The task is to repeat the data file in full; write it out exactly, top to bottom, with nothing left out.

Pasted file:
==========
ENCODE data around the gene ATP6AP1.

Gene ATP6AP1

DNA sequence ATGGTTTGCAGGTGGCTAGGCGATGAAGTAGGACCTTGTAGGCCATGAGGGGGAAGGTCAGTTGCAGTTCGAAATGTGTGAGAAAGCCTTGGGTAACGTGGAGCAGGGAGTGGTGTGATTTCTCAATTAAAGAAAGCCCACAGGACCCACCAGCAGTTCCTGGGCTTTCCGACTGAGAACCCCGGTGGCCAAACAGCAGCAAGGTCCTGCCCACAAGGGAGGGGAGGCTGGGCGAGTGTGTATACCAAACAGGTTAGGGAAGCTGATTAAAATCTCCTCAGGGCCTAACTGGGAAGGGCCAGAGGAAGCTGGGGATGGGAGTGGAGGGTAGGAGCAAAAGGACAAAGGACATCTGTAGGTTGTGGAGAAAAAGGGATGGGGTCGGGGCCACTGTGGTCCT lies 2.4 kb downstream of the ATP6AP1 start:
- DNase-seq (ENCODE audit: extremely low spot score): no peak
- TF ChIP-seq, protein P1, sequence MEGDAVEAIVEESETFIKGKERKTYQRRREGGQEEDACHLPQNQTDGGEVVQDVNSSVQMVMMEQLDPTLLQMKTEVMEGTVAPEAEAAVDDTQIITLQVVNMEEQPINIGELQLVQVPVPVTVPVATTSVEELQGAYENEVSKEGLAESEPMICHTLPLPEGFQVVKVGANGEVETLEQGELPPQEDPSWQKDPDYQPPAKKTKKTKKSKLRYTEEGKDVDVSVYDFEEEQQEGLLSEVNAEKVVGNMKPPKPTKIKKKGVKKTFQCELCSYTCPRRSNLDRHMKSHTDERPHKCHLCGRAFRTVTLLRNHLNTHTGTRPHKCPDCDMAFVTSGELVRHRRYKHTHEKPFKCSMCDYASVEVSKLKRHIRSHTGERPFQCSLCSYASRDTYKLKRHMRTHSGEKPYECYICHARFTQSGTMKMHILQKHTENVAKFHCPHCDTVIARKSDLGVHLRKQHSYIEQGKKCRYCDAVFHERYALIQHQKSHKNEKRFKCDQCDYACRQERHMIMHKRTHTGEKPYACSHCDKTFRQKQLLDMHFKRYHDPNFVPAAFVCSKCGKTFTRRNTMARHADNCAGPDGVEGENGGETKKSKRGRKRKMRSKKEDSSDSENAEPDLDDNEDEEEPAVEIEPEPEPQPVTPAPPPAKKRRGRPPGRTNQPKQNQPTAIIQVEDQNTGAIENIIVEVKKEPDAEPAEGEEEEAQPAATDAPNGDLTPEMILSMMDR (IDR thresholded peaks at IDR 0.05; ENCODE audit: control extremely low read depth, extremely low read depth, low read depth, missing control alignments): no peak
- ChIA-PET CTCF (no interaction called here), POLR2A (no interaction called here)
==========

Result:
ENCODE data around the gene ATP6AP1.

Gene ATP6AP1

DNA sequence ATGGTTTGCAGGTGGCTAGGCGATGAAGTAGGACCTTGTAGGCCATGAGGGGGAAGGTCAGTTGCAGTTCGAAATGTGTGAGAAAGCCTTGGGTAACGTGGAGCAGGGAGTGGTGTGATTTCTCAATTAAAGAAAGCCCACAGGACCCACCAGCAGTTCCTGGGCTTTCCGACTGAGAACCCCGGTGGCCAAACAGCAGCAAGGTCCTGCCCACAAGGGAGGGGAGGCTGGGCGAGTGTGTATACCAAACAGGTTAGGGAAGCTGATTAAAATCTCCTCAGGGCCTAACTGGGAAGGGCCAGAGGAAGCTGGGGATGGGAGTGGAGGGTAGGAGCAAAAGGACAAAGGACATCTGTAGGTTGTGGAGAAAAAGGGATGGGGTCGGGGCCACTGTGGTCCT lies 2.4 kb downstream of the ATP6AP1 start:
- DNase-seq (ENCODE audit: extremely low spot score): no peak
- TF ChIP-seq, protein P1, sequence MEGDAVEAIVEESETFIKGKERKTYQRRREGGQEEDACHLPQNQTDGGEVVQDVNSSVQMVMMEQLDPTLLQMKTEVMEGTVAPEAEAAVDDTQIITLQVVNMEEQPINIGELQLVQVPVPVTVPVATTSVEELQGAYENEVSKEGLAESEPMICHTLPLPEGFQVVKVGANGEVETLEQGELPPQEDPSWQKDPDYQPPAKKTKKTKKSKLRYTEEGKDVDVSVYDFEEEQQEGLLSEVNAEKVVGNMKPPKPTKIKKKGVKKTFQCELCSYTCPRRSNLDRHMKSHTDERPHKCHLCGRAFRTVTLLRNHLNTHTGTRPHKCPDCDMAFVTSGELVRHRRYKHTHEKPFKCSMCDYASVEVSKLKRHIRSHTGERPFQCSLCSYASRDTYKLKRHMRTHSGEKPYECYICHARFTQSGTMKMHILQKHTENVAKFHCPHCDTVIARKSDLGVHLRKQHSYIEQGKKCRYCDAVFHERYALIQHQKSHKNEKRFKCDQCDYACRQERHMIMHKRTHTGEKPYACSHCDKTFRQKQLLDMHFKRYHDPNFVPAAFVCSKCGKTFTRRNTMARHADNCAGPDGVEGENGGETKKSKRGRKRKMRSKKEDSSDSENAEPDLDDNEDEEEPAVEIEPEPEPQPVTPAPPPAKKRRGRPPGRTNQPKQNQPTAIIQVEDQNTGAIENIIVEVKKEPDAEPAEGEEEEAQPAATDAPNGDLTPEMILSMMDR (IDR thresholded peaks at IDR 0.05; ENCODE audit: control extremely low read depth, extremely low read depth, low read depth, missing control alignments): no peak
- ChIA-PET CTCF (no interaction called here), POLR2A (no interaction called here)